It’s been a decade since Bob Wiseman Sings Wrench Tuttle: In Her Dream was first released and the enigmatic former Blue Rodeo keyboardist began to winkle his way into the collective heart of the underground music scene. Wiseman’s persona in those days was a prankster, willing to mess with fans, music execs, and the artist formerly known as Prince all in one go. But what makes In Her Dream so interesting isn’t the gimmicky weirdness that made its creator a household name (ha, ha); it’s how easily the songs on the album upstage the gimmicks.
The 20th anniversary release of In Her Dream—complete with “Rock and Tree,” the song Warner Brothers had removed from the album on its original release—is a nice reminder of just how good the album was and still is. From the saucy “ooh” that opens the first track, Wiseman strikes a winning balance between cheek and virtuosic control, allowing him to easily traverse the line between light-hearted ridicule and serious political critique.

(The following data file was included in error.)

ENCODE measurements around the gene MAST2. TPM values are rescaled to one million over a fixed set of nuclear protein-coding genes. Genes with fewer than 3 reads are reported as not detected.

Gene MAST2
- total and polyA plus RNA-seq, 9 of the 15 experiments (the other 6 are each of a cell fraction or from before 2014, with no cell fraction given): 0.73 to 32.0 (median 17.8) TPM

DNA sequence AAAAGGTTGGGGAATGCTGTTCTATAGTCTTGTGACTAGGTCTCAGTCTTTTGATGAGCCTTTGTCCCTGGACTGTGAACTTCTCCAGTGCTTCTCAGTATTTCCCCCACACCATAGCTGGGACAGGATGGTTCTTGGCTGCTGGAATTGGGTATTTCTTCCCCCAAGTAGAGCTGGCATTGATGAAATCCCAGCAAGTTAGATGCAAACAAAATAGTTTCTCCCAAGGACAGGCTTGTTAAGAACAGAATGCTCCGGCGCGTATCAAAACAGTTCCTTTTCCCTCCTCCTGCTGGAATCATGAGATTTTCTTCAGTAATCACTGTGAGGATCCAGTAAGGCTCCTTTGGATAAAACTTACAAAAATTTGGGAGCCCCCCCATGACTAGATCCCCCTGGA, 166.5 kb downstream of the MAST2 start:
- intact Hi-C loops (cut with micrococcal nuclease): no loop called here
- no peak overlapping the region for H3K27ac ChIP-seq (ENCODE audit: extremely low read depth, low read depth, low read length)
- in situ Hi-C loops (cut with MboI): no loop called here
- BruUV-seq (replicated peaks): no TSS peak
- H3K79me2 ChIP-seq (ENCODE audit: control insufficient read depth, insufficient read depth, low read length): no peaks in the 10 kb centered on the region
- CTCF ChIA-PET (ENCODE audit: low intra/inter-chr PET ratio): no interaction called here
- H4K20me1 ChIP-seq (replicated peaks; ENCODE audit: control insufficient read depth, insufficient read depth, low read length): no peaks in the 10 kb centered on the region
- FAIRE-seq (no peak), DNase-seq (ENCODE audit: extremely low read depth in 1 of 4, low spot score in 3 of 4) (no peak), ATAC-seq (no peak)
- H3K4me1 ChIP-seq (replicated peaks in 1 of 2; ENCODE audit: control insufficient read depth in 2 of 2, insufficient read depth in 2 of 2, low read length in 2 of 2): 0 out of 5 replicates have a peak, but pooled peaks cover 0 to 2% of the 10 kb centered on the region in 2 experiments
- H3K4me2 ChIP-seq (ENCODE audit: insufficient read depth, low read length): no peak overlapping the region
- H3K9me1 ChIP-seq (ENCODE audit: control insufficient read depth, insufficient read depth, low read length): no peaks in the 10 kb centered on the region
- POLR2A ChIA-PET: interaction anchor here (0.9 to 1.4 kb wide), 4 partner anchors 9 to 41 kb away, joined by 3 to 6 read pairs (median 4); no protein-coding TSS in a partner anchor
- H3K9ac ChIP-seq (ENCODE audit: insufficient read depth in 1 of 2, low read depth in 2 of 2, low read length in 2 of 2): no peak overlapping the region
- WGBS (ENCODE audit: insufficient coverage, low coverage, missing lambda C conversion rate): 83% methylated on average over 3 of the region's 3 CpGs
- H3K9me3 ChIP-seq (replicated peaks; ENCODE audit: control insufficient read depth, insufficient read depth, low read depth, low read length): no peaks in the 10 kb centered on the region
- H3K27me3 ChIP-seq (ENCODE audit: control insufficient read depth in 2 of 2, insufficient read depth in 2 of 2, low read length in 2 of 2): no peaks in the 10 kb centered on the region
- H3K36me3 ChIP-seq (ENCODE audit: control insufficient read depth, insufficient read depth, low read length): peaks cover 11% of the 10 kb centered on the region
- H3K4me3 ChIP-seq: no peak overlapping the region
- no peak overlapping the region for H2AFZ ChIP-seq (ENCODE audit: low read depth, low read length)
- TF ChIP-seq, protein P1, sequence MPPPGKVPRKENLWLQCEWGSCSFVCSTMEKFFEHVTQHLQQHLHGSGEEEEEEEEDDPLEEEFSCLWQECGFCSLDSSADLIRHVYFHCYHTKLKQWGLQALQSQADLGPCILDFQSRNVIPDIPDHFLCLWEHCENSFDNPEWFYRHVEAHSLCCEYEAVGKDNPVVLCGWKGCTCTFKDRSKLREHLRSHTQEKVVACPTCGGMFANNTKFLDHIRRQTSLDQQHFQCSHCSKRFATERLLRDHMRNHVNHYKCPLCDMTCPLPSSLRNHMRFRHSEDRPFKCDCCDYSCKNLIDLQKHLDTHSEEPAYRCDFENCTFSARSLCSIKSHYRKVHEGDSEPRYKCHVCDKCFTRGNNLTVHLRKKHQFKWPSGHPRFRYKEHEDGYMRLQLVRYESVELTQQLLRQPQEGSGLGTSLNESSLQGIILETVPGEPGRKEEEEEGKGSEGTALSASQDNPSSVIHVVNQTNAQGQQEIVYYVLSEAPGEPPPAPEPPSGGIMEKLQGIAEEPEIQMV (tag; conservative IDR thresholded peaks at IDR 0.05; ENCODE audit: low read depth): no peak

Even with all his silliness and his light-and-loose warble, Wiseman feels no need to remove the sting from his occasionally dour subject matter. He takes political events heavy enough to make Warner Brothers burn the first 2,000 copies of the album, and turns them into powerful, whimsical, realist vignettes.
Some of the subject matter is still relevant and some is not, but Wiseman’s wisdom and gumption in the face of the corporate music wasteland of 1989 have aged well. That the songs themselves are still charming, soothing and totally weird—well, that goes without saying.